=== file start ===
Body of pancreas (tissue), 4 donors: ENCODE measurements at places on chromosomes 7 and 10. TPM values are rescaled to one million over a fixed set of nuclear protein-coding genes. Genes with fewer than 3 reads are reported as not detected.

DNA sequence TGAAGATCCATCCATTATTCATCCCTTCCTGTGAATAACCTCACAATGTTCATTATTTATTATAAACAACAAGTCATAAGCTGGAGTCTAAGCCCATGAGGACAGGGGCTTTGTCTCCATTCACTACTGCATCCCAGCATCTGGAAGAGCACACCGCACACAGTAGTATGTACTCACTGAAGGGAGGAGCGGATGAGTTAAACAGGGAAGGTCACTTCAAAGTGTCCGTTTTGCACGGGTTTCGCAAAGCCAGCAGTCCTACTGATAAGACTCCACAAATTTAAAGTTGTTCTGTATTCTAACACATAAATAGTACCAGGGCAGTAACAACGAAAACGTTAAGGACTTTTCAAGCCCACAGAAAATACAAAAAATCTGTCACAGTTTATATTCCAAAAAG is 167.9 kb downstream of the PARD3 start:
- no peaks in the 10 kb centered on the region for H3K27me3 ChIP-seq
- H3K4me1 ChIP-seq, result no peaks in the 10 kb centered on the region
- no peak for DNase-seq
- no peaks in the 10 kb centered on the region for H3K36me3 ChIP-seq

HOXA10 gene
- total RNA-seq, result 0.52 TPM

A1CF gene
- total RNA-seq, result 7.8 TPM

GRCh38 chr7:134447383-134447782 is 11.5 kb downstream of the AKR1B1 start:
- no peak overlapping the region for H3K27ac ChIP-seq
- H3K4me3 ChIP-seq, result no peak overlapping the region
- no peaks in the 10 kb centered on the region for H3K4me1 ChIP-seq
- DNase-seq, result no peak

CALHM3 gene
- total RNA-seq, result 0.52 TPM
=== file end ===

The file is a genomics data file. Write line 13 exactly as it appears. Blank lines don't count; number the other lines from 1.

- H3K4me3 ChIP-seq, result no peak overlapping the region